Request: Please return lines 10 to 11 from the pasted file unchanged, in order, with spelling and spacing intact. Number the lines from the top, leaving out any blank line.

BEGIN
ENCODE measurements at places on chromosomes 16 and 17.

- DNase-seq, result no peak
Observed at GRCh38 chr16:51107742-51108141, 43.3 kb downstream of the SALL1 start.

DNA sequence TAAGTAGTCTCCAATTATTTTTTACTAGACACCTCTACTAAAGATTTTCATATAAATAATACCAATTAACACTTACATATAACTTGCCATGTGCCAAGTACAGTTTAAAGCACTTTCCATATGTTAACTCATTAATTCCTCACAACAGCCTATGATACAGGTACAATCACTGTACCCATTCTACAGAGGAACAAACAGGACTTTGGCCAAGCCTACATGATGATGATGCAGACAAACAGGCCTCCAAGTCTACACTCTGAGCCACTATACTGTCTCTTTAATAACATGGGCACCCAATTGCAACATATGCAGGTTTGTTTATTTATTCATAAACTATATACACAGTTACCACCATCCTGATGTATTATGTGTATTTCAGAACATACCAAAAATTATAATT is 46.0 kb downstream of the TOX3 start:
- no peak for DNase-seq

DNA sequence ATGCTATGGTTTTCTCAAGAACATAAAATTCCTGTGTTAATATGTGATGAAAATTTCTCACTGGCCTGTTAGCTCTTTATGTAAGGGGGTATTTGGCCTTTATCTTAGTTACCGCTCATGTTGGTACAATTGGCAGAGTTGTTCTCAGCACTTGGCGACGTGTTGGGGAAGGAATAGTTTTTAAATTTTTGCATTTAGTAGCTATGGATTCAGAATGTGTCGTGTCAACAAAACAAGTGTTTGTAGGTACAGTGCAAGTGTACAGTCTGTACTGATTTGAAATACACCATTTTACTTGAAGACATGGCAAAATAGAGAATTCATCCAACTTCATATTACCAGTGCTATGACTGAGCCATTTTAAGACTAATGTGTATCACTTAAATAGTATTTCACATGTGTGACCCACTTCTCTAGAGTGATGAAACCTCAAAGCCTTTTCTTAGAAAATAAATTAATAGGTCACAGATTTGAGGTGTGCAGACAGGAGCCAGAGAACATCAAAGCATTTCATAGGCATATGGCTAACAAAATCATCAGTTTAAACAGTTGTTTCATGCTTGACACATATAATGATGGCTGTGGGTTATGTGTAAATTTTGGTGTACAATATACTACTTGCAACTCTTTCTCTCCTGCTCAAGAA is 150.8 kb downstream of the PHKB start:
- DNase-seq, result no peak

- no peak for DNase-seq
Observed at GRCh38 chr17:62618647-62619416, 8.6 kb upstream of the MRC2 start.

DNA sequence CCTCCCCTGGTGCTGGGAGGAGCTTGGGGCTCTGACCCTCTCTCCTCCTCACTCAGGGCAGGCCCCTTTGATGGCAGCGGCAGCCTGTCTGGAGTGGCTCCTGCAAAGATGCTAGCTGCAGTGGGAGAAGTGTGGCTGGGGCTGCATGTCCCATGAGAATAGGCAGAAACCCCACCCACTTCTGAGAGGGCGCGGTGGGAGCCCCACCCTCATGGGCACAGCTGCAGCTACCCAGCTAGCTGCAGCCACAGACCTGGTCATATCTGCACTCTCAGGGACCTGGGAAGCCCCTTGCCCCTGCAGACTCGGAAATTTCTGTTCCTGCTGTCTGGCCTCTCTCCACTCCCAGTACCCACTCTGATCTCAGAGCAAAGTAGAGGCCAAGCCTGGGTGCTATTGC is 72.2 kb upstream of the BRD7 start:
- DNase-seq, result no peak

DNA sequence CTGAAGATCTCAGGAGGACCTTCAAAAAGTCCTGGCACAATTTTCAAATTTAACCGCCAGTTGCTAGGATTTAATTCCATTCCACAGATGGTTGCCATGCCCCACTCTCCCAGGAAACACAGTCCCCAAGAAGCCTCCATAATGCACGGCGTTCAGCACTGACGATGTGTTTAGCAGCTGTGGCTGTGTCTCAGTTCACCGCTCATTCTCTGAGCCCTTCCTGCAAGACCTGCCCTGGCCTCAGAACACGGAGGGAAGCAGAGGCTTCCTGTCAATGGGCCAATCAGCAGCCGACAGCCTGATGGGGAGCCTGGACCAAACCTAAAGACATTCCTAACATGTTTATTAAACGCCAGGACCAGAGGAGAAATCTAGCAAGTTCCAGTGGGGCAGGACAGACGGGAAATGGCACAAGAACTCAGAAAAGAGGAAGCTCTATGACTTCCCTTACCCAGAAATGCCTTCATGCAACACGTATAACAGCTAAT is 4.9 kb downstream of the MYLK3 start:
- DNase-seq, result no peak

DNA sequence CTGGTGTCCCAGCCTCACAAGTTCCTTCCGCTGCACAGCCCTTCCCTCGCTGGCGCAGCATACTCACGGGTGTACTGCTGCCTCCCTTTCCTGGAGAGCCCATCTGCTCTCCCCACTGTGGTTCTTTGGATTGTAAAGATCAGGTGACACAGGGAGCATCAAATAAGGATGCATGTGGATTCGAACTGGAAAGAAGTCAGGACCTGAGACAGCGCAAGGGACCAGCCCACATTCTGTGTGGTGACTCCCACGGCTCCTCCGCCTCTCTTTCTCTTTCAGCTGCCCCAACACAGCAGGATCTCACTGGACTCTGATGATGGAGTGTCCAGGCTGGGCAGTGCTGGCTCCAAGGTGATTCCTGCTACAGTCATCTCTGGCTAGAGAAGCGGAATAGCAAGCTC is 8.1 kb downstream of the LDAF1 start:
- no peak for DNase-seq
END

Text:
DNA sequence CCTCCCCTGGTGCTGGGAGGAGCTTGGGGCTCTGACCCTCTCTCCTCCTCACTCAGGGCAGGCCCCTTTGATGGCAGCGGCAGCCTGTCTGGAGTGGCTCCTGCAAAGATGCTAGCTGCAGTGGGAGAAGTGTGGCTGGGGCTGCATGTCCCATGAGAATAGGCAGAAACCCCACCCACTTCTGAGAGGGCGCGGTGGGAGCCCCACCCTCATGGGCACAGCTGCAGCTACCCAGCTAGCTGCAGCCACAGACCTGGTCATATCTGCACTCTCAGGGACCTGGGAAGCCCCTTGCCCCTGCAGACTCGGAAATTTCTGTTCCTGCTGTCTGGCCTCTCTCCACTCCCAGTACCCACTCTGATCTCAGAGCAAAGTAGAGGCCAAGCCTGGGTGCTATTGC is 72.2 kb upstream of the BRD7 start:
- DNase-seq, result no peak